would be predicted from the nigrostriatal dopaminergic pathology associated with DLB (53). FP-CIT SPECT can also differentiate DLB from AD (54).
Scintigraphy with [123I]metaiodobenzyl guanidine (MIBG) enables quantification of postganglionic sympathetic cardiac innervation. Cardiac MIBG scanning can differentiate DLB (where the signal is reduced) from AD (where the signal is similar to control values) (55,56).
The electroencephalogram (EEG) is diffusely abnormal in over 90% of DLB patients. Early slowing of the dominant rhythm, with 4- to 7-Hz transient activity over the temporal lobe area, is characteristic and correlates with a clinical history of loss of consciousness (57). It is not possible to reliably differentiate DLB and AD subjects on the basis of the EEG, however (58). The diagnostic significance of bursts of bilateral frontal rhythmic delta activity, reported to be more common in DLB than AD, has yet to be established (59).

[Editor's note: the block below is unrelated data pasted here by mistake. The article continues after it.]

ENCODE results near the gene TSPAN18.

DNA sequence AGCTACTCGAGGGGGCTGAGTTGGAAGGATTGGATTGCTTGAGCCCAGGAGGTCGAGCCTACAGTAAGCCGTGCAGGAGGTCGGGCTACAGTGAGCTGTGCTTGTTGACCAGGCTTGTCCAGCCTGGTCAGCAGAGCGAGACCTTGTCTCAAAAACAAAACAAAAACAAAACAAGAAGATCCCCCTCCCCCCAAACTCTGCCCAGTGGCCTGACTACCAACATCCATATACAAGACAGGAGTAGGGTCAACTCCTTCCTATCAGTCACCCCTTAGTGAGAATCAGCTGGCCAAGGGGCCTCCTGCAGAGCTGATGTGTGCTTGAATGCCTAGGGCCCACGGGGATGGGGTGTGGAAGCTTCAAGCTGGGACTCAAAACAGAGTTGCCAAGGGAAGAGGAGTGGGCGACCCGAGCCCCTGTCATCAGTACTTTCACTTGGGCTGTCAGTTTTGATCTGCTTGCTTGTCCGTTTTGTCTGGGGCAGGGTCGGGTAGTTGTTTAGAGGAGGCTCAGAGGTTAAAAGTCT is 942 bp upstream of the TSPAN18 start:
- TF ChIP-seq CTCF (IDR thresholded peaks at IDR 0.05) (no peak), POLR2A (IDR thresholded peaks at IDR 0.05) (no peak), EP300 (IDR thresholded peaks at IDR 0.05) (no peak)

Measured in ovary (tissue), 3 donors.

Multifocal action myoclonus, which occurs in approx 15% of DLB patients, is clinically more severe than that associated with PD, although it has the same electrophysiologcal characteristics. The balance of evidence favors a cortical source for the myoclonus (60). Since myoclonus also occurs in AD, it will be interesting to determine whether concomitant cortical Alzheimer's-type pathology influences the presence and severity of the myoclonus in Lewy body disorders.
DLB patients have fewer and abnormally delayed auditory startle responses (ASRs) of low amplitude and short duration in extremity muscles compared with healthy controls (61). Virtually no responses may be elicited in the lower limbs. Interestingly, the reduced ASR probability in advanced DLB is similar to that found in PD patients with postural instability and recurrent falls, suggesting a common brainstem pathophysiological mechanism for both disorders.
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